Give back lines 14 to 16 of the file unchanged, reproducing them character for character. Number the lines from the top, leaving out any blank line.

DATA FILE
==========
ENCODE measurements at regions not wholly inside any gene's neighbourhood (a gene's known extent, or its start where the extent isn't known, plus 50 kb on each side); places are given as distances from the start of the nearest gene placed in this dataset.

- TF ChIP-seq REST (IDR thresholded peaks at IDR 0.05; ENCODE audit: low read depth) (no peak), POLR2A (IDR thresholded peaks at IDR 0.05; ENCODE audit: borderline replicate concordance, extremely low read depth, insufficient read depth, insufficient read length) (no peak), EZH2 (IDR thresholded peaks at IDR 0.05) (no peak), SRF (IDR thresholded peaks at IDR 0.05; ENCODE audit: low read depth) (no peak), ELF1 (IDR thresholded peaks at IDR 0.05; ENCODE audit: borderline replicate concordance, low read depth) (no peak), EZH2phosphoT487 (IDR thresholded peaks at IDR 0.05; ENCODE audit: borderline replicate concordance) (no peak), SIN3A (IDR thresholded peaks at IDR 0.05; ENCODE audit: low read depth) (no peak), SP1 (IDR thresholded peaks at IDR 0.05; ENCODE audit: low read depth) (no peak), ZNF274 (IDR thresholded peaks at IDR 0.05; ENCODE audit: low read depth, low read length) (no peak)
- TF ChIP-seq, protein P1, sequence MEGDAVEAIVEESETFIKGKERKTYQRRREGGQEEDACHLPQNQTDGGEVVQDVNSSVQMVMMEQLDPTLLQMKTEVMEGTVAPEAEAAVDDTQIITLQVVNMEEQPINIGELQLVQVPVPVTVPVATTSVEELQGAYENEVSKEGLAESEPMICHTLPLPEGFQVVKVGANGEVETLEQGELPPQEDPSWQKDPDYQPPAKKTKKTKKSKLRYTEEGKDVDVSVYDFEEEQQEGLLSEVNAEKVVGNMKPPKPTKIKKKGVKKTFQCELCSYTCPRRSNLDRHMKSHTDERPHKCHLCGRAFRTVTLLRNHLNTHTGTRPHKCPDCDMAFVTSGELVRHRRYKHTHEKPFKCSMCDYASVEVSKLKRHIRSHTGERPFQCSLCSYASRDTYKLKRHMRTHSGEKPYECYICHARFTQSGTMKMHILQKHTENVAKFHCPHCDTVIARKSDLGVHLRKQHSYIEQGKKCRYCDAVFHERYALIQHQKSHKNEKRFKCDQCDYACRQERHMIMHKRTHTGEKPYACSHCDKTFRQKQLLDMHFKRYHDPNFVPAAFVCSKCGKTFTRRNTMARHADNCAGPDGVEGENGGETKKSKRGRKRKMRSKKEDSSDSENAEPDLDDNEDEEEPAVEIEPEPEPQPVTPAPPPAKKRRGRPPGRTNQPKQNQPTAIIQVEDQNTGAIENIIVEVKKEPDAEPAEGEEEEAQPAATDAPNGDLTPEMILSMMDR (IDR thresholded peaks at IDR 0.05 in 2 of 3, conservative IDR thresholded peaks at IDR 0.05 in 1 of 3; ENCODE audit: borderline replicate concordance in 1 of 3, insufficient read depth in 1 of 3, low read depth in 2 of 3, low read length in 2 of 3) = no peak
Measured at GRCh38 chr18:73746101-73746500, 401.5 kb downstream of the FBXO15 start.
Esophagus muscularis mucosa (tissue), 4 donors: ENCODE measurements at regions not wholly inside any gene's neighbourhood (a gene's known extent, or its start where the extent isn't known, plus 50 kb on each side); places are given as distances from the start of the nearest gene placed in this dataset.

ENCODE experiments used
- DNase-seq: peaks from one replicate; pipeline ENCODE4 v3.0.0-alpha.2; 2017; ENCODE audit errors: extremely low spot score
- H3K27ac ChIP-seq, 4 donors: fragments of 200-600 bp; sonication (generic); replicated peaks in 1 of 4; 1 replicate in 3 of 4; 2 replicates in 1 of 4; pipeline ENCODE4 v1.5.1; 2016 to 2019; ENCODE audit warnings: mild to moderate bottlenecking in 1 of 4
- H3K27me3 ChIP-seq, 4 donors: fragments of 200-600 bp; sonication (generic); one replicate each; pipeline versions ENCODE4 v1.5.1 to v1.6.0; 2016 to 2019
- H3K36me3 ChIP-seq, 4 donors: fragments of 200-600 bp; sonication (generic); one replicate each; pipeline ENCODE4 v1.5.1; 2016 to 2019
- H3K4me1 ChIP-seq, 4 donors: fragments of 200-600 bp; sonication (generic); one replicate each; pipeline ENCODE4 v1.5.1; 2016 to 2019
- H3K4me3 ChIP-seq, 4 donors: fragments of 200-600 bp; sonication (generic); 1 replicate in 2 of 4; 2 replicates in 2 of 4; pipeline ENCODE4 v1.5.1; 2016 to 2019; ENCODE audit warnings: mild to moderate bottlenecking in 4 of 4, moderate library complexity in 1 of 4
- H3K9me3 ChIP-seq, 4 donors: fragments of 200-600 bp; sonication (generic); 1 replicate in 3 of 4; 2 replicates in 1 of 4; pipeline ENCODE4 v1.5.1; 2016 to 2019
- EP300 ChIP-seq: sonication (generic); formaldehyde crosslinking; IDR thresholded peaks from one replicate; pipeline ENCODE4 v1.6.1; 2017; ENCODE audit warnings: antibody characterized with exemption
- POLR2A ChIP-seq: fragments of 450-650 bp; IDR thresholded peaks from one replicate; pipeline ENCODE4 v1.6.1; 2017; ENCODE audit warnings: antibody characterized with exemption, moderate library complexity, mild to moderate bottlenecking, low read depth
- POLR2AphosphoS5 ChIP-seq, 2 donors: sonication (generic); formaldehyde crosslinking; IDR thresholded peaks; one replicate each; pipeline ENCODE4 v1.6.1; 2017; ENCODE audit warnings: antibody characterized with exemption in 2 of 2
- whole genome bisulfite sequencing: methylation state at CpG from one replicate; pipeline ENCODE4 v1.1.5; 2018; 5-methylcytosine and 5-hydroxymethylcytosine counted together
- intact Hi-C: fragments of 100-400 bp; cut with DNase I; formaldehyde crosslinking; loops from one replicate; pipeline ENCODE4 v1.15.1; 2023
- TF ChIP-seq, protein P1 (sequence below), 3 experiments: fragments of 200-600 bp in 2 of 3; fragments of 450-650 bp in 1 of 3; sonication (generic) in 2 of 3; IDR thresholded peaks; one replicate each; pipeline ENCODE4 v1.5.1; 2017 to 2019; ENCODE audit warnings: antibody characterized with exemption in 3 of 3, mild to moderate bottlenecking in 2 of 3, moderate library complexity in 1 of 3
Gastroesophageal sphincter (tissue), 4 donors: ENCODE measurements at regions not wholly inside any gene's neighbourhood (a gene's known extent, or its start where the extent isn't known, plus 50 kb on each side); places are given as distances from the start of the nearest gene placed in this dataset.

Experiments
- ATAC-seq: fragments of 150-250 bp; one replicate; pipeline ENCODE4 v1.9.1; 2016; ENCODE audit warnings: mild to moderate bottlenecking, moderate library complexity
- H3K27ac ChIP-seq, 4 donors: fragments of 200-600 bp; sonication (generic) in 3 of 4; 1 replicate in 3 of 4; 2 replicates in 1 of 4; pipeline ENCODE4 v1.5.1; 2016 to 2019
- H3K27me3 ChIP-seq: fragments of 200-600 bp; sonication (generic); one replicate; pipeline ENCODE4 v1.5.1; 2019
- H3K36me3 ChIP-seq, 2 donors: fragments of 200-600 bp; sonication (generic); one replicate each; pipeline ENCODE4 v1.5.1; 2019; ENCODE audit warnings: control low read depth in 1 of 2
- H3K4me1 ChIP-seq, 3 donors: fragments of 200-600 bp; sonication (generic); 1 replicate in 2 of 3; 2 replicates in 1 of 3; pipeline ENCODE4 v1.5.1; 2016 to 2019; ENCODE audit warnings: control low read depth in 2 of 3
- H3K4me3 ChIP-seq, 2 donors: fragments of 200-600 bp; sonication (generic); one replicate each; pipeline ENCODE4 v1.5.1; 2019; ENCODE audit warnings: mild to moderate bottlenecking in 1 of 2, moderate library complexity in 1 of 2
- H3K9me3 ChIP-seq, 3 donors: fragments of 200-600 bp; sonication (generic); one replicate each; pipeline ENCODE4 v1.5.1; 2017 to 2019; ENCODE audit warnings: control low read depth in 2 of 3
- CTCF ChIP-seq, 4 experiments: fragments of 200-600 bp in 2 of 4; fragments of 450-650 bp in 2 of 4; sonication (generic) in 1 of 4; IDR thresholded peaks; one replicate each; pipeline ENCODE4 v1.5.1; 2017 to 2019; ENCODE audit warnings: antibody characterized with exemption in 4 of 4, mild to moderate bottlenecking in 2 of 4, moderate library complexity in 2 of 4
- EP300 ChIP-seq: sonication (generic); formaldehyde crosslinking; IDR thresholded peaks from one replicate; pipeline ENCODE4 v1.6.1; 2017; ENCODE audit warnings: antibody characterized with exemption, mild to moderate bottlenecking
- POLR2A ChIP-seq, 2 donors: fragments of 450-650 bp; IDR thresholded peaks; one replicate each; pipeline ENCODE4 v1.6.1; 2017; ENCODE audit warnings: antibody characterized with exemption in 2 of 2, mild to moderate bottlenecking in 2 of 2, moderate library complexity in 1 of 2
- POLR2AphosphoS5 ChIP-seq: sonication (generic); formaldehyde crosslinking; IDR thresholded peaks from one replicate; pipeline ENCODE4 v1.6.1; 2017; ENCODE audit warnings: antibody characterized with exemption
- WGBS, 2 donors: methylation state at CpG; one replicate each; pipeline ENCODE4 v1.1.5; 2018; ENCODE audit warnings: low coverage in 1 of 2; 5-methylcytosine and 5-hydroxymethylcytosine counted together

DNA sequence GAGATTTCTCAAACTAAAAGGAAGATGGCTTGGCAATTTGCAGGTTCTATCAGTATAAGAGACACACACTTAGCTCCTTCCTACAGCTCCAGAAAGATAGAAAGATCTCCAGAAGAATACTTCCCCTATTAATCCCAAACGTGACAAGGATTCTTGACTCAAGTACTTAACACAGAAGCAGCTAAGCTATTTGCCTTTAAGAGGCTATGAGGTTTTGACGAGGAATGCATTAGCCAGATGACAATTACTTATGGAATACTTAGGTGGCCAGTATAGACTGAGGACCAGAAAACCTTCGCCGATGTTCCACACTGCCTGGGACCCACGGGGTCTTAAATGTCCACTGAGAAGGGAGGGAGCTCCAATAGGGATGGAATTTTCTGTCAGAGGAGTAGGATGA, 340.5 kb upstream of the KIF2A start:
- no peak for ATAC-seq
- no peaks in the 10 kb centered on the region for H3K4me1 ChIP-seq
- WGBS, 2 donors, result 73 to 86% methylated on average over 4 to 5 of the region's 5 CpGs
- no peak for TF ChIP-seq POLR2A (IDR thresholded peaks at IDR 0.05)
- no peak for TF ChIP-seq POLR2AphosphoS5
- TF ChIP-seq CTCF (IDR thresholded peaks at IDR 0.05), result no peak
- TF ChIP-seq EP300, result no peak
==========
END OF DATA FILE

- EP300 ChIP-seq: sonication (generic); formaldehyde crosslinking; IDR thresholded peaks from one replicate; pipeline ENCODE4 v1.6.1; 2017; ENCODE audit warnings: antibody characterized with exemption
- POLR2A ChIP-seq: fragments of 450-650 bp; IDR thresholded peaks from one replicate; pipeline ENCODE4 v1.6.1; 2017; ENCODE audit warnings: antibody characterized with exemption, moderate library complexity, mild to moderate bottlenecking, low read depth
- POLR2AphosphoS5 ChIP-seq, 2 donors: sonication (generic); formaldehyde crosslinking; IDR thresholded peaks; one replicate each; pipeline ENCODE4 v1.6.1; 2017; ENCODE audit warnings: antibody characterized with exemption in 2 of 2